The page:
February 11th, 2009
10:54 PM ET

The stimulus talks – behind closed doors

[cnn-photo-caption image=http://i2.cdn.turner.com/cnn/2009/images/02/11/art.pelosi3.gi.jpg]Jessica Yellin
CNN National Political Correspondent

From a senior source in the room: The negotiators ate candied pretzels and drank diet coke. After complaints that the food wasn't so healthy they got fruit and cheese today.

Administration officials sat around the table with Senators and no staff. They worked on paper. No one had a laptop computer so it was all written on a pad and then input to the computer – which led to some confusion at times.

From four Democratic sources: Speaker Pelosi hit the roof when Sen. Reid went to microphone to announce the deal. Reid had called Pelosi in advance and she said, "do what you need to do." But she felt the deal wasn't done. When Reid got back to his office he was told Pelosi's furious. He called. They all walked over to Pelosi's office to work it out. One person present says that her people were angry so the Administration folks and Reid heard her out. The President then called Pelosi to say thanks for your support – ie, the train is leaving the station, let's all be on it. Pelosi was ready to go along and they moved on to resolve the final sticking points.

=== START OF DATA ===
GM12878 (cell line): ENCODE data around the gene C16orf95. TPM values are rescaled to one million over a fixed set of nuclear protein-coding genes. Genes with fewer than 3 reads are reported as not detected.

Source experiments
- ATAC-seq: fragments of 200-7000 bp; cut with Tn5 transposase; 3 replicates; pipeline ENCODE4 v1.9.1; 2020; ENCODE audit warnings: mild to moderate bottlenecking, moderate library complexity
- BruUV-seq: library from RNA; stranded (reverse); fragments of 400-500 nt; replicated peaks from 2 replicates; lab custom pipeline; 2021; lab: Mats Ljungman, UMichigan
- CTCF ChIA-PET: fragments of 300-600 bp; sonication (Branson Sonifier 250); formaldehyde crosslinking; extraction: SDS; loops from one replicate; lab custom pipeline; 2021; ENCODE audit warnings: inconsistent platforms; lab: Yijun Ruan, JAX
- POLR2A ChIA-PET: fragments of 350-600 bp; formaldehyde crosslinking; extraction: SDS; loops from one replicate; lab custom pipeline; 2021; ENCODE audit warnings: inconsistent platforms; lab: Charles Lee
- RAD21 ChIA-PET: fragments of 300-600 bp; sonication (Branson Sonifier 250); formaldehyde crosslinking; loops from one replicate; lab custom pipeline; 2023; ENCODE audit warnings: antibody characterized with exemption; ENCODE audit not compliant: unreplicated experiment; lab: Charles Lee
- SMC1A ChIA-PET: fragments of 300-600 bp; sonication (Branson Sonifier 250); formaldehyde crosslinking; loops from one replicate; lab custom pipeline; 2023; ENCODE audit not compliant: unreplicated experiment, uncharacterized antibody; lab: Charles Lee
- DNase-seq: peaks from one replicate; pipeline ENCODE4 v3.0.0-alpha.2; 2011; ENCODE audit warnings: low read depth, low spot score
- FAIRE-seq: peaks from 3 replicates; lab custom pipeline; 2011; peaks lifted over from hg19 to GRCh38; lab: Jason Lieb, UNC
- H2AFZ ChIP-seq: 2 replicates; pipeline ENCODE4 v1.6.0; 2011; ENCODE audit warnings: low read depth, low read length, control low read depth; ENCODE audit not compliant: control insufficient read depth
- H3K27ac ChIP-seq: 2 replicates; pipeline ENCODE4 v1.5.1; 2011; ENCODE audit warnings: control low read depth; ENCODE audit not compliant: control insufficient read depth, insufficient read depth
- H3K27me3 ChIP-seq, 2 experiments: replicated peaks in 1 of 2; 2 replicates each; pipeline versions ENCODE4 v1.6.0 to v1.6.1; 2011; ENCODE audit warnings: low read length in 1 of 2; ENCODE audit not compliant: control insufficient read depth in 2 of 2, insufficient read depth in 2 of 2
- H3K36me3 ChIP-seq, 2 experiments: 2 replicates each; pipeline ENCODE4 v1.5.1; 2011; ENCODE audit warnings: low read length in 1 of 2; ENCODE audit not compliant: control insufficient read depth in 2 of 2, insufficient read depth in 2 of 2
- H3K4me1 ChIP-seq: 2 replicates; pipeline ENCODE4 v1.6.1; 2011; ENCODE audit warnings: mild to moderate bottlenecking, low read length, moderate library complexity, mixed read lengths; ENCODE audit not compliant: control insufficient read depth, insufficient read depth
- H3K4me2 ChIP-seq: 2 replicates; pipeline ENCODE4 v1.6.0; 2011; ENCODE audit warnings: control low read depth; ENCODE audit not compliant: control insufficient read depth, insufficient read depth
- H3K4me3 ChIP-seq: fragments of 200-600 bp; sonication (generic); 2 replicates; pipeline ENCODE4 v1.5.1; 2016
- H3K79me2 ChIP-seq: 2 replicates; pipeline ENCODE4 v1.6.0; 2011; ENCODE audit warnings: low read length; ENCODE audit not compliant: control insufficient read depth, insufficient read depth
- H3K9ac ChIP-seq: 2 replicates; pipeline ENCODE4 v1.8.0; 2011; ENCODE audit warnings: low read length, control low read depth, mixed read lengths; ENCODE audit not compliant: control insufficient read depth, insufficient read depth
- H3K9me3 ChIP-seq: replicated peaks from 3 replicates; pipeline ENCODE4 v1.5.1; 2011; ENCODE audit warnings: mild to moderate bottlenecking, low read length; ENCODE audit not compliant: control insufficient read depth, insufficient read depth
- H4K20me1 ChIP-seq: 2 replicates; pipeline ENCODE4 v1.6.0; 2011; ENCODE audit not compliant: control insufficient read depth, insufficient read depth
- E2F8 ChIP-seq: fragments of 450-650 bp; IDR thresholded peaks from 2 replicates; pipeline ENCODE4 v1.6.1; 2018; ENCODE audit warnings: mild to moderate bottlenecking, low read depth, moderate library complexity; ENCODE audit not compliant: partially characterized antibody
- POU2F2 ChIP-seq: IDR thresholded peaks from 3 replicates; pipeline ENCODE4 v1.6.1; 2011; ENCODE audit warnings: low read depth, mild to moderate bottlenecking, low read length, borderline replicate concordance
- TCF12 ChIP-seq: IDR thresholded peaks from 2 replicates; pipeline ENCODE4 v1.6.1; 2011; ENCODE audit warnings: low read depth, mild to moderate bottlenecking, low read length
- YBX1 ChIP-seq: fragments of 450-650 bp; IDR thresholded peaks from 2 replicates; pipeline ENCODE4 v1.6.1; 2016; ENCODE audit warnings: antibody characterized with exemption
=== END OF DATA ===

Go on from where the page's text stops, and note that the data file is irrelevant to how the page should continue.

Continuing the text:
Now it's kumbaya and Reid, Pelosi and Obama are at the Ford Theater.